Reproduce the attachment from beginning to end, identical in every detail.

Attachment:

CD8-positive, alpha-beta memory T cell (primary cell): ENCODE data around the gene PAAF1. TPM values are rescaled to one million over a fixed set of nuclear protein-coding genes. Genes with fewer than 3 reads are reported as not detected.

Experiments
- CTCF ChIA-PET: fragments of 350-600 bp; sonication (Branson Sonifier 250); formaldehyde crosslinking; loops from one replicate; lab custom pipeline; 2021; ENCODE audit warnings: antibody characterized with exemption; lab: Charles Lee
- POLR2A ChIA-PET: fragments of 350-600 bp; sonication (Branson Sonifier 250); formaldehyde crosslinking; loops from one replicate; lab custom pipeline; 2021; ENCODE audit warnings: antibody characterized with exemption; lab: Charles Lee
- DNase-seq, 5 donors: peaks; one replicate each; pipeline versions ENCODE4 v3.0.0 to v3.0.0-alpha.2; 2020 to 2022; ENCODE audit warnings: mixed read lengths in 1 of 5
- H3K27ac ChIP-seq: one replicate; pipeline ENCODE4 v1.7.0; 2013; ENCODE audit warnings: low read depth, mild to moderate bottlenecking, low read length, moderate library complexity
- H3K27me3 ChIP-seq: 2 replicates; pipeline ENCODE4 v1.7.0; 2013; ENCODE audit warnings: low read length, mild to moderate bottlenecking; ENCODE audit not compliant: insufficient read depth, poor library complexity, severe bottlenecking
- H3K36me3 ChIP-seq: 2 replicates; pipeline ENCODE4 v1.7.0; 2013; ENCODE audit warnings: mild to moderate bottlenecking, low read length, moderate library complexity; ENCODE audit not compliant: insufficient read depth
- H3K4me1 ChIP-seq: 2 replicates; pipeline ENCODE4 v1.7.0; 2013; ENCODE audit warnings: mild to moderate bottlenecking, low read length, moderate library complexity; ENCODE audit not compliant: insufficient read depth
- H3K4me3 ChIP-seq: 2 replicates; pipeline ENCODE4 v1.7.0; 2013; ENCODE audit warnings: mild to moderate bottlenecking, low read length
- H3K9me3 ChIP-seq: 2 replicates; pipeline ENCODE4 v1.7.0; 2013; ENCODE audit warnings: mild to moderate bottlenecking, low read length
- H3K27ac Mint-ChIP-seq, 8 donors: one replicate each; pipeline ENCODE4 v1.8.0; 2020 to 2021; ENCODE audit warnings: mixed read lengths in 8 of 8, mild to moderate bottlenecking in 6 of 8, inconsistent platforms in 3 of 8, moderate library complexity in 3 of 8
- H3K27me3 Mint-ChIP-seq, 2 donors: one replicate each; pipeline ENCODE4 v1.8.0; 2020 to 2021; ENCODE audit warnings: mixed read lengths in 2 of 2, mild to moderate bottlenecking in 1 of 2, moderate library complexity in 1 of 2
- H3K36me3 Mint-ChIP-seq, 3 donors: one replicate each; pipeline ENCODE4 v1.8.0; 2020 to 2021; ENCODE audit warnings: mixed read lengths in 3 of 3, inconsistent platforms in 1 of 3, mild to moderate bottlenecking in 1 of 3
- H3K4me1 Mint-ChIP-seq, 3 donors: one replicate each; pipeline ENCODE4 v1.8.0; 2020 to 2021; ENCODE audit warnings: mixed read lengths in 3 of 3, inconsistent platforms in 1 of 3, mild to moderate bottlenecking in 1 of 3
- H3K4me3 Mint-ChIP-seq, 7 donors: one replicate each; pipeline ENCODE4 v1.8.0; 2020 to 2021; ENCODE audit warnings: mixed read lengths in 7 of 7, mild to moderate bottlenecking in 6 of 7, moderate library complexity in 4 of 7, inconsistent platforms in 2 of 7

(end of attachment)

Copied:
CD8-positive, alpha-beta memory T cell (primary cell): ENCODE data around the gene PAAF1. TPM values are rescaled to one million over a fixed set of nuclear protein-coding genes. Genes with fewer than 3 reads are reported as not detected.

Experiments
- CTCF ChIA-PET: fragments of 350-600 bp; sonication (Branson Sonifier 250); formaldehyde crosslinking; loops from one replicate; lab custom pipeline; 2021; ENCODE audit warnings: antibody characterized with exemption; lab: Charles Lee
- POLR2A ChIA-PET: fragments of 350-600 bp; sonication (Branson Sonifier 250); formaldehyde crosslinking; loops from one replicate; lab custom pipeline; 2021; ENCODE audit warnings: antibody characterized with exemption; lab: Charles Lee
- DNase-seq, 5 donors: peaks; one replicate each; pipeline versions ENCODE4 v3.0.0 to v3.0.0-alpha.2; 2020 to 2022; ENCODE audit warnings: mixed read lengths in 1 of 5
- H3K27ac ChIP-seq: one replicate; pipeline ENCODE4 v1.7.0; 2013; ENCODE audit warnings: low read depth, mild to moderate bottlenecking, low read length, moderate library complexity
- H3K27me3 ChIP-seq: 2 replicates; pipeline ENCODE4 v1.7.0; 2013; ENCODE audit warnings: low read length, mild to moderate bottlenecking; ENCODE audit not compliant: insufficient read depth, poor library complexity, severe bottlenecking
- H3K36me3 ChIP-seq: 2 replicates; pipeline ENCODE4 v1.7.0; 2013; ENCODE audit warnings: mild to moderate bottlenecking, low read length, moderate library complexity; ENCODE audit not compliant: insufficient read depth
- H3K4me1 ChIP-seq: 2 replicates; pipeline ENCODE4 v1.7.0; 2013; ENCODE audit warnings: mild to moderate bottlenecking, low read length, moderate library complexity; ENCODE audit not compliant: insufficient read depth
- H3K4me3 ChIP-seq: 2 replicates; pipeline ENCODE4 v1.7.0; 2013; ENCODE audit warnings: mild to moderate bottlenecking, low read length
- H3K9me3 ChIP-seq: 2 replicates; pipeline ENCODE4 v1.7.0; 2013; ENCODE audit warnings: mild to moderate bottlenecking, low read length
- H3K27ac Mint-ChIP-seq, 8 donors: one replicate each; pipeline ENCODE4 v1.8.0; 2020 to 2021; ENCODE audit warnings: mixed read lengths in 8 of 8, mild to moderate bottlenecking in 6 of 8, inconsistent platforms in 3 of 8, moderate library complexity in 3 of 8
- H3K27me3 Mint-ChIP-seq, 2 donors: one replicate each; pipeline ENCODE4 v1.8.0; 2020 to 2021; ENCODE audit warnings: mixed read lengths in 2 of 2, mild to moderate bottlenecking in 1 of 2, moderate library complexity in 1 of 2
- H3K36me3 Mint-ChIP-seq, 3 donors: one replicate each; pipeline ENCODE4 v1.8.0; 2020 to 2021; ENCODE audit warnings: mixed read lengths in 3 of 3, inconsistent platforms in 1 of 3, mild to moderate bottlenecking in 1 of 3
- H3K4me1 Mint-ChIP-seq, 3 donors: one replicate each; pipeline ENCODE4 v1.8.0; 2020 to 2021; ENCODE audit warnings: mixed read lengths in 3 of 3, inconsistent platforms in 1 of 3, mild to moderate bottlenecking in 1 of 3
- H3K4me3 Mint-ChIP-seq, 7 donors: one replicate each; pipeline ENCODE4 v1.8.0; 2020 to 2021; ENCODE audit warnings: mixed read lengths in 7 of 7, mild to moderate bottlenecking in 6 of 7, moderate library complexity in 4 of 7, inconsistent platforms in 2 of 7